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Wojcik: Problems with oversight go far beyond the Art Center

Wojcik: Problems with oversight go far beyond the Art Center

I support the Rochester Art Center. I am committed to the mission of having a world class creative community in Rochester.

I do appreciate the digging done my MPR on issues at the Art Center. There are concerns there. While I am not currently on the board, I have been working with staff to try to help with a path forward. I believe that Lee Koch & Chad Allen are capable of addressing concerns, because I have been watching them do just that. There are no sacred cows, and fiscal sustainability will be achieved.

I believe the bulk, but not all of the Art Center's financial issues resulted from the precipitous fall in rental income, because frankly no one wants to have their special day in a construction zone. That said there have been challenges since the major expansion more than a decade ago. As a past board member probably my biggest frustration was learning about key pieces of information that I had not received in the past.

An issue that needed to be addressed within RAC is how information is provided to the board. I and other board / former board members first saw the 2015 audit in March of 2017. I believe that this communications issue has been addressed in recent months. The entire board needs to have access to timely and appropriate information. While reading the audit hurt, the reality is that the document reflected the already acknowledged financial issues. The audit was bleak, but the response has already been powerful.

These issues go far beyond the RAC, however. Much of this stems from a system of a handshake and a wink instead of rigorous, reviewed, and enforced contracts. The RAC is not the only city partner that has financial concerns. Additionally many "private" organizations suffer from a decided lack of public direction and oversight of tax dollars, transparency, and accountability.

While the focus today is the RAC, the policy recommendations should also apply to the GRACT, Rochester Civic Theatre, Senior Center, RCVB, RAEDI, RDA, etc. These rules should apply to any private partner we engage with or fund to fulfill a role.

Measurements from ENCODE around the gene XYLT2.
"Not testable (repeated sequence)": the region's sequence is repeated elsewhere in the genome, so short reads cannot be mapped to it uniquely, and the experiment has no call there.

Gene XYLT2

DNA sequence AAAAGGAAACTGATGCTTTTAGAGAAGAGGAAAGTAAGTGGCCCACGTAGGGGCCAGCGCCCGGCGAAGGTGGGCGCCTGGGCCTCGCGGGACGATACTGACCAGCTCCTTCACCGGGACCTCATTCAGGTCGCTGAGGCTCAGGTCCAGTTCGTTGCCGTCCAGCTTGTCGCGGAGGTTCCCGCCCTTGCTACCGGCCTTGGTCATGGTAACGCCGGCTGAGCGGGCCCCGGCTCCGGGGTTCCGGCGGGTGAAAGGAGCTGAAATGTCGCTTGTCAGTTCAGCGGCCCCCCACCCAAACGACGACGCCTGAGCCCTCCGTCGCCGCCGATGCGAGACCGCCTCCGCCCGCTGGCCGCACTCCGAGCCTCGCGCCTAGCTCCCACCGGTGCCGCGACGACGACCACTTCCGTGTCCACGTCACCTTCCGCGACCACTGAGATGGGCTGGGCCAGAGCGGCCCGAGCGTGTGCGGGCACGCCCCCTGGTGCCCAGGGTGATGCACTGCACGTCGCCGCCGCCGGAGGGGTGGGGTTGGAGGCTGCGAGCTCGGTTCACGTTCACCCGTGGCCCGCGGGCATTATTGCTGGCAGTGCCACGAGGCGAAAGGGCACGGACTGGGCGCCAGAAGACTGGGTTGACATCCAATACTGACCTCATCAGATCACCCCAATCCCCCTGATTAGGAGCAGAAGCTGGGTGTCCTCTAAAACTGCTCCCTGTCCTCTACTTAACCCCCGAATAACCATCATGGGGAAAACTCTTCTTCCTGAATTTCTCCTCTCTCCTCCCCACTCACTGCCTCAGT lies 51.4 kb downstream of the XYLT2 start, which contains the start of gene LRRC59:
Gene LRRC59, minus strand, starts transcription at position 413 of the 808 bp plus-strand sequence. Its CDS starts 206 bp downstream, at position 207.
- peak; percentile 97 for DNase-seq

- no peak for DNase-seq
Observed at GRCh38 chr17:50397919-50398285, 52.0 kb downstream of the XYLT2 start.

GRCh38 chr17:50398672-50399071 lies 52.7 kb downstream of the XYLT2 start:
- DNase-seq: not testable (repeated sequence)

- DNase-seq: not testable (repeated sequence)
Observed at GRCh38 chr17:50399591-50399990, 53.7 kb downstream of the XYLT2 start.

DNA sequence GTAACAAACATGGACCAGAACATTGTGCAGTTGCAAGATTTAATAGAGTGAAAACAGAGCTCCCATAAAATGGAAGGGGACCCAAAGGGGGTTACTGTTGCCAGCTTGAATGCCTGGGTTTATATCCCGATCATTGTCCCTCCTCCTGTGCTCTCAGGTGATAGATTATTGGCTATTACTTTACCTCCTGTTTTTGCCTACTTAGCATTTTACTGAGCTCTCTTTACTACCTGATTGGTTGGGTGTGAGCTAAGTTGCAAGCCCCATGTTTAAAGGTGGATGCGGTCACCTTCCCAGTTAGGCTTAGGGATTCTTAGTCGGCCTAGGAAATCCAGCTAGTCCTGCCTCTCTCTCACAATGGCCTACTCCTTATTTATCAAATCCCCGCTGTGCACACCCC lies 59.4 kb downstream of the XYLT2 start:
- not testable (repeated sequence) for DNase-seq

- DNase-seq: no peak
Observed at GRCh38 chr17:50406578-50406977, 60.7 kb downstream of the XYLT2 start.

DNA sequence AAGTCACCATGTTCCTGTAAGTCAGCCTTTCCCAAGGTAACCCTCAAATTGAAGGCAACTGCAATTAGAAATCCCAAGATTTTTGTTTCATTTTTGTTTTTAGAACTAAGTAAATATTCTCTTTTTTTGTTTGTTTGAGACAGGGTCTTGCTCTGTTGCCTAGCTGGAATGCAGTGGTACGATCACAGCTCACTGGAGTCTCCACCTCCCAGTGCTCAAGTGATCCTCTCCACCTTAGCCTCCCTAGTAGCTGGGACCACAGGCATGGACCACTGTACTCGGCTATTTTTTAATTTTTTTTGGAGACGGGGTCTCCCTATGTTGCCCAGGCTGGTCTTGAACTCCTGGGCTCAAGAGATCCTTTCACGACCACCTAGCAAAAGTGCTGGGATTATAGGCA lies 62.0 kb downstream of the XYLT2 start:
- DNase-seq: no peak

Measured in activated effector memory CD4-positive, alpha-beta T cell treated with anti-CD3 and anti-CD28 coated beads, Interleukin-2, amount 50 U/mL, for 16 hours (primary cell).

The city will continue to partner with the arts because it is important for our community.

Here are the steps I recommend to address these issues:

Clear agreements written detailing the expectations, requirements, and commitments of all parties.

I took a continuing education course at the National League of Cities on the "Intersector Project." Here is an online tool kit. It is important that both the city and private group codifies in writing exactly what the city expects in terms of performance, transparency, board structure, reporting and results. Public - Private Partnerships (P3s) are great in theory, but only effective with a clearly defined agreement. The Intersector Project lays out a good series of recommendations.

Assign oversight responsibility to a city staff member.

We have competent staff members that can review materials and add comments prior to a council presentation, this is particularly important with some HR / staff issues where items need to be private for legal reasons. The presence of a council member probably is a misleading indicator of what our roles are. We are a conduit of information to the greater council, we are not technical experts on board actions, though as individuals, many of us have some of those skills. Our role is further complicated because while our work on public boards is rightfully public, our ability to disseminate information is more constrained on private boards. Going forward I believe it would be more appropriate to maintain relationships with private organizations using staff and contracts as opposed to council member representatives.

Revisit how the city supports partner organizations.

In general, our policy is to provide funds to cover the operations of city-owned buildings. This might not be the best approach. Many small organizations struggle with finance, HR, IT, etc. When you are a small organization, it is sometimes hard to hire the professional expertise for areas that are outside of your core mission. The city could perhaps achieve more and be more helpful by taking on some of the back office business functions and allowing our organizations to focus on their mission.

Set a default assumption of transparency.

All of the work of bodies acting on behalf of the city OR in city-owned buildings should be held to the standards of the Minnesota Data Practices Act. It is understood that there are reasonable exceptions like HR and prospective private financial deals could be exempted, but only with a pre-approved policy.

Longer-term planning.

This is something that the city also does not do well with and will be a topic addressed in 2017. One-year budgets don't work. It is too easy to push your problems into the next year. I have seen this on the city council for nearly a decade. We need a framework budget for 3-5 years showing changes in income and expenses. Three-five year operating budgets make organizations more realistically look at how they see there income and expenses change over time.

I remain committed to not only maintaining but strengthening the arts in Rochester.

Michael Wojcik represents Ward 2 on the Rochester City Council.

Cover photo: Med City Beat

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